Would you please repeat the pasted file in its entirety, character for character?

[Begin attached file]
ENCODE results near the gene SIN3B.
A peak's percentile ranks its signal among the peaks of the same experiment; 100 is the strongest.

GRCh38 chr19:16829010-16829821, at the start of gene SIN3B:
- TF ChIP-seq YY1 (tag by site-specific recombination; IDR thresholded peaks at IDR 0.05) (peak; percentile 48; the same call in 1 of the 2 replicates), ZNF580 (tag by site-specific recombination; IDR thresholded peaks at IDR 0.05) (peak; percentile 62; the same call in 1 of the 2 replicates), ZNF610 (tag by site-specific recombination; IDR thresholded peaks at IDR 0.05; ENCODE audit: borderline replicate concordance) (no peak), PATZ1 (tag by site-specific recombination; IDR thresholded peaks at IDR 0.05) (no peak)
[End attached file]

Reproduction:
ENCODE results near the gene SIN3B.
A peak's percentile ranks its signal among the peaks of the same experiment; 100 is the strongest.

GRCh38 chr19:16829010-16829821, at the start of gene SIN3B:
- TF ChIP-seq YY1 (tag by site-specific recombination; IDR thresholded peaks at IDR 0.05) (peak; percentile 48; the same call in 1 of the 2 replicates), ZNF580 (tag by site-specific recombination; IDR thresholded peaks at IDR 0.05) (peak; percentile 62; the same call in 1 of the 2 replicates), ZNF610 (tag by site-specific recombination; IDR thresholded peaks at IDR 0.05; ENCODE audit: borderline replicate concordance) (no peak), PATZ1 (tag by site-specific recombination; IDR thresholded peaks at IDR 0.05) (no peak)